Tuesday, April 20, 2010
Of Pets and Politics
One Bunny Shy of an Answered Prayer
by Sherry Antonetti in Family
APR. 20, 2010 (www.faithandfamilylive.com) - Every day at some point, I summon my father’s technique of keeping the car relatively fight free by making us engage in a decade of the Rosary. Each child gets to give a petition before each prayer. No editorials are allowed, but you do get requests that sound largely like hints to the driver.
“That Mom might take us to the park … buy milk shakes … not yell if I tell her I got a homework slip …”
Graciously, I have not outlawed these, but I do point out that sometimes the answer to these petitions is yes and sometimes it’s cert denied.
They’ve figured out what that means from context.
Driving home from school, my four-year-old son raised his hand first, “I have one.”
Pleased to see him join in the fray, as he usually would hold back and then repeat one that someone else said, or say something silly, I signaled to everyone else, Johnny-boo is going first.
“I’m praying to God for bunnies. I’d like one as a pet. They’re so soft and cuddly. I would pet it and love it and it would make me very happy.”
His eager eyes and wide warm smile flashed in my rear view mirror.
The great silence that followed was broken by the oldest leading everyone in the first “Hail Mary.” I said it, but sat there at the red light scrolling through the many rationales a parent might give a child for denying him a fluffy pet.
Now I had many plausible, rational, intelligent reasons for refusing.
There was however, the personal factor. I had been in my son’s shoes. I had prayed for a bunny. I had even co-opted my carpool to school into praying for me to get a rabbit when I was in second grade. My mother found herself reluctantly hoping for a floppy eared rodent to grace our lives.
My opportunity came just before Thanksgiving. I was in YMCA Indian Princesses, and every year they held a turkey scramble. For those uninitiated in this yearly festivity, it was a game where all the girls were divided into groups by age, lined up in a baseball field.
Scattered about the yard like Easter eggs, were chickens, turkeys, guinea pigs and rabbits. When emcee blew his whistle, the girls would run at the critters. If you caught it, it was yours. If you caught a turkey, you got a frozen one for your family.
Naturally that year, I caught the smallest, most ill tempered fluffy bunny ever to escape Watership Down. Upon our first magical meeting, she gave me a three inch gash in my wrist with her paws, earning the name, “Scratchy.”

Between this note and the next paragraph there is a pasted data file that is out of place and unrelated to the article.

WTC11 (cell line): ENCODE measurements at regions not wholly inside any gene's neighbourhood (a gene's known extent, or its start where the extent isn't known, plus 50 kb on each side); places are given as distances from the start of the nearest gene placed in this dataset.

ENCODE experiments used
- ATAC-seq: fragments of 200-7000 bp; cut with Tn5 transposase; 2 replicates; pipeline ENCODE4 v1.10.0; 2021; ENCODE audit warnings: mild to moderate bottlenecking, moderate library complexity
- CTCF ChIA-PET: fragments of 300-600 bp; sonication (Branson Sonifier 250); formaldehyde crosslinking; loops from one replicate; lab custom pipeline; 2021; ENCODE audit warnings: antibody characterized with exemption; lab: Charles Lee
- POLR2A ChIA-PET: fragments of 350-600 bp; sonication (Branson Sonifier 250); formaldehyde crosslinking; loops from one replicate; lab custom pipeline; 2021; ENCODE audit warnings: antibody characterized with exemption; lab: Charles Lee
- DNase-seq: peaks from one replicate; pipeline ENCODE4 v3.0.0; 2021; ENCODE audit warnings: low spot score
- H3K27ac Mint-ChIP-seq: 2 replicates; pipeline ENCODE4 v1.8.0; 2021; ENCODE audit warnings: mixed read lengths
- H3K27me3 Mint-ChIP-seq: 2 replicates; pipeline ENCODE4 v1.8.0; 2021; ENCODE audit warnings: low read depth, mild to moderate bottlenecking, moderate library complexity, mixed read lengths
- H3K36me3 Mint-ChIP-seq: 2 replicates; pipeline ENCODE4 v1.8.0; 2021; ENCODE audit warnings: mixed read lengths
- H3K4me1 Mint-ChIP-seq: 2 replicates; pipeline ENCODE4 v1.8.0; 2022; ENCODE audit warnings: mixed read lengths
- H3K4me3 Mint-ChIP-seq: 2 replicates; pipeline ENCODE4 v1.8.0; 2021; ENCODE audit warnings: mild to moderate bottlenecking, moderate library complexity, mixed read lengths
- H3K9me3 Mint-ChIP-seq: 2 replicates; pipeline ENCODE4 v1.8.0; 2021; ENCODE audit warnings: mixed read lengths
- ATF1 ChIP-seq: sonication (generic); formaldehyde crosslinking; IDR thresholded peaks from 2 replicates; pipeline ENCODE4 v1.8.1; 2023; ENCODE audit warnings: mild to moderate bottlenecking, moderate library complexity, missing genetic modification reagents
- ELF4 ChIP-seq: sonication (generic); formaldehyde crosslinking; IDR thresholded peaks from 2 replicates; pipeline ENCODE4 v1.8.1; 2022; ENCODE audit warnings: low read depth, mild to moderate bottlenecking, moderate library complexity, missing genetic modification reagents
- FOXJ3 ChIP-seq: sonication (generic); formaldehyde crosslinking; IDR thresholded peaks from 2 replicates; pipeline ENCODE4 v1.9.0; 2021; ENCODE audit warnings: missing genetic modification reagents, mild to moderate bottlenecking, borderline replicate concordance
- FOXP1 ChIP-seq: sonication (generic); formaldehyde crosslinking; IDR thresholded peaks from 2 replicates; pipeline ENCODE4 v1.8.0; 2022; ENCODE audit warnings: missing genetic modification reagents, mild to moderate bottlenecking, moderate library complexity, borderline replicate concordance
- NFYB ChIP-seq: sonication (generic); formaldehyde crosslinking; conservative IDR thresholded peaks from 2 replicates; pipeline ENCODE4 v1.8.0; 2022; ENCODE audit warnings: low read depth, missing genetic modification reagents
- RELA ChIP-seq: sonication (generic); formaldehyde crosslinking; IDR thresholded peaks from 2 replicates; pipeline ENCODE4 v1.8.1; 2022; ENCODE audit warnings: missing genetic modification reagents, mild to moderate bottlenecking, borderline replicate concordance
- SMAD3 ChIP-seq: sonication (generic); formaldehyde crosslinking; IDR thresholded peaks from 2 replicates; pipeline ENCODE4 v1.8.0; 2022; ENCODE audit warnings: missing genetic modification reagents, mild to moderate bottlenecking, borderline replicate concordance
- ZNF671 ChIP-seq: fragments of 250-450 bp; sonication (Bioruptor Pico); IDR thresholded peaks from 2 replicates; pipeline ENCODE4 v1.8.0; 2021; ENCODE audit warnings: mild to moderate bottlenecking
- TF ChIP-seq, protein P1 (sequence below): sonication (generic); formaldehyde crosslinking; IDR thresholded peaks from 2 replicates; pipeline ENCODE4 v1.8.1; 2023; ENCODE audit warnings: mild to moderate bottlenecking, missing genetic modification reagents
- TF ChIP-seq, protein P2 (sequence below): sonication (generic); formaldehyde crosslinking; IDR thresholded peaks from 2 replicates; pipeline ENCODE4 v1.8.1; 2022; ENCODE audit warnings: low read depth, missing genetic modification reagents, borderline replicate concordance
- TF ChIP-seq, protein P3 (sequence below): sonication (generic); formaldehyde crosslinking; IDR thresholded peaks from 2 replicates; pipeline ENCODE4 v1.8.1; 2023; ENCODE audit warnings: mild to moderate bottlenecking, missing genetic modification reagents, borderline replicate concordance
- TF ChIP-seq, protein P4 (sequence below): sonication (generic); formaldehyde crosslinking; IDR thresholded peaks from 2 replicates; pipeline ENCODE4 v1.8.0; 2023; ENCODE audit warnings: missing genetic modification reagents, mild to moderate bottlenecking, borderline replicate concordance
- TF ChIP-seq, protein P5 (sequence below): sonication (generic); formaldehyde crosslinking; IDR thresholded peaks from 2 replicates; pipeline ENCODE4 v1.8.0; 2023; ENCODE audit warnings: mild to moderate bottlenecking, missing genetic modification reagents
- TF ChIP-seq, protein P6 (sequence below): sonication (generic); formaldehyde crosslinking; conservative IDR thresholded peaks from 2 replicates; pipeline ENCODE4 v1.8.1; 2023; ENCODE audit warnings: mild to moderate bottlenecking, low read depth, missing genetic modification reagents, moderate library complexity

She lived in a hutch built by our saintly next door neighbors, who also saw to it she wanted for nothing, including extra carrots and attention when the wandering mind of an especially dreamy young girl forgot about her perpetually irritated pet. Scratchy lived through my ninth grade year; her temper never improved.
Flashing forward into the car as the light turned green, Johnny’s sister took the lead and prayed that her brother’s prayer would be answered “yes.”
Every parent worthy of the name has needed to summon the steel to deny their beloved offspring a vocalized clear heart’s desire. In some instances, this is startlingly easy.
“Can we get a pool?”
“Can I have (insert electronic device of your choice from any and every age asked every hour on the eights for weeks at a time)?”
“Nyet. Nein. Nada. Not happening.”
“That I get a bunny.”
Despite the fact that she was 2,174 miles away in Texas, I mentally heard my mother busting a gut laughing, “It’s your turn! It’s your turn!”
I also knew getting a rabbit would be completely absurd and opted for the cowardly tactic of waiting this request out.
“We’ll see.” I said, then I privately planned to ignore it entirely.
However, bunnies kept hopping into my path. One ran through our backyard that evening. We saw one at the park the next day. When it was raining, the kids put on a DVD. It was Bugs Bunny.
After a week of feeling positively showered with rabbits in the form of pictures, pretend games, goodnight stories and movie choices, I let it slip that we shall have nothing requiring house breaking until the kids stop breaking the house.